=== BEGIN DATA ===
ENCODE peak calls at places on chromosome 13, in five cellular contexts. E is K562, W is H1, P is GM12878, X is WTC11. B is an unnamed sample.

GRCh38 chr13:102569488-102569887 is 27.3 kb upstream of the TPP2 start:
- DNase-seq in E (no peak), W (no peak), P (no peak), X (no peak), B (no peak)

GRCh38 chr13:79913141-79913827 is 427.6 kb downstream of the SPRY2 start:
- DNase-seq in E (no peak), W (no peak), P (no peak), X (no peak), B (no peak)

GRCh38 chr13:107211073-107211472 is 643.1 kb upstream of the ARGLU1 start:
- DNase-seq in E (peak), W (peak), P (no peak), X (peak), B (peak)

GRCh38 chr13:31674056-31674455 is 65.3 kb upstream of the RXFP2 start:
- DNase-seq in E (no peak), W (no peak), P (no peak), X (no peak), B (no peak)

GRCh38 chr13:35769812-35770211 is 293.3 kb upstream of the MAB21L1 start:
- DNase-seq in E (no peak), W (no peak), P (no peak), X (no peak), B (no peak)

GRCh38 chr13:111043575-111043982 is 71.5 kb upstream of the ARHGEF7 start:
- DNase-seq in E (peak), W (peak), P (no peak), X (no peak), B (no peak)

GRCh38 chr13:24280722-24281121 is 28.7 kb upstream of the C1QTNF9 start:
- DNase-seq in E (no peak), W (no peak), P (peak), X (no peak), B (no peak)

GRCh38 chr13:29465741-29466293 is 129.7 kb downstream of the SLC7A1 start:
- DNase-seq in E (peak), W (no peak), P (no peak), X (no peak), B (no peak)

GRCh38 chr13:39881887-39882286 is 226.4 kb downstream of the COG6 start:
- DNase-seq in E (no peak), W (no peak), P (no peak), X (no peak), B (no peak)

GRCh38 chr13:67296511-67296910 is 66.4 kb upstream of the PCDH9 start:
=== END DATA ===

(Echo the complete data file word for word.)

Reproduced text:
ENCODE peak calls at places on chromosome 13, in five cellular contexts. E is K562, W is H1, P is GM12878, X is WTC11. B is an unnamed sample.

GRCh38 chr13:102569488-102569887 is 27.3 kb upstream of the TPP2 start:
- DNase-seq in E (no peak), W (no peak), P (no peak), X (no peak), B (no peak)

GRCh38 chr13:79913141-79913827 is 427.6 kb downstream of the SPRY2 start:
- DNase-seq in E (no peak), W (no peak), P (no peak), X (no peak), B (no peak)

GRCh38 chr13:107211073-107211472 is 643.1 kb upstream of the ARGLU1 start:
- DNase-seq in E (peak), W (peak), P (no peak), X (peak), B (peak)

GRCh38 chr13:31674056-31674455 is 65.3 kb upstream of the RXFP2 start:
- DNase-seq in E (no peak), W (no peak), P (no peak), X (no peak), B (no peak)

GRCh38 chr13:35769812-35770211 is 293.3 kb upstream of the MAB21L1 start:
- DNase-seq in E (no peak), W (no peak), P (no peak), X (no peak), B (no peak)

GRCh38 chr13:111043575-111043982 is 71.5 kb upstream of the ARHGEF7 start:
- DNase-seq in E (peak), W (peak), P (no peak), X (no peak), B (no peak)

GRCh38 chr13:24280722-24281121 is 28.7 kb upstream of the C1QTNF9 start:
- DNase-seq in E (no peak), W (no peak), P (peak), X (no peak), B (no peak)

GRCh38 chr13:29465741-29466293 is 129.7 kb downstream of the SLC7A1 start:
- DNase-seq in E (peak), W (no peak), P (no peak), X (no peak), B (no peak)

GRCh38 chr13:39881887-39882286 is 226.4 kb downstream of the COG6 start:
- DNase-seq in E (no peak), W (no peak), P (no peak), X (no peak), B (no peak)

GRCh38 chr13:67296511-67296910 is 66.4 kb upstream of the PCDH9 start: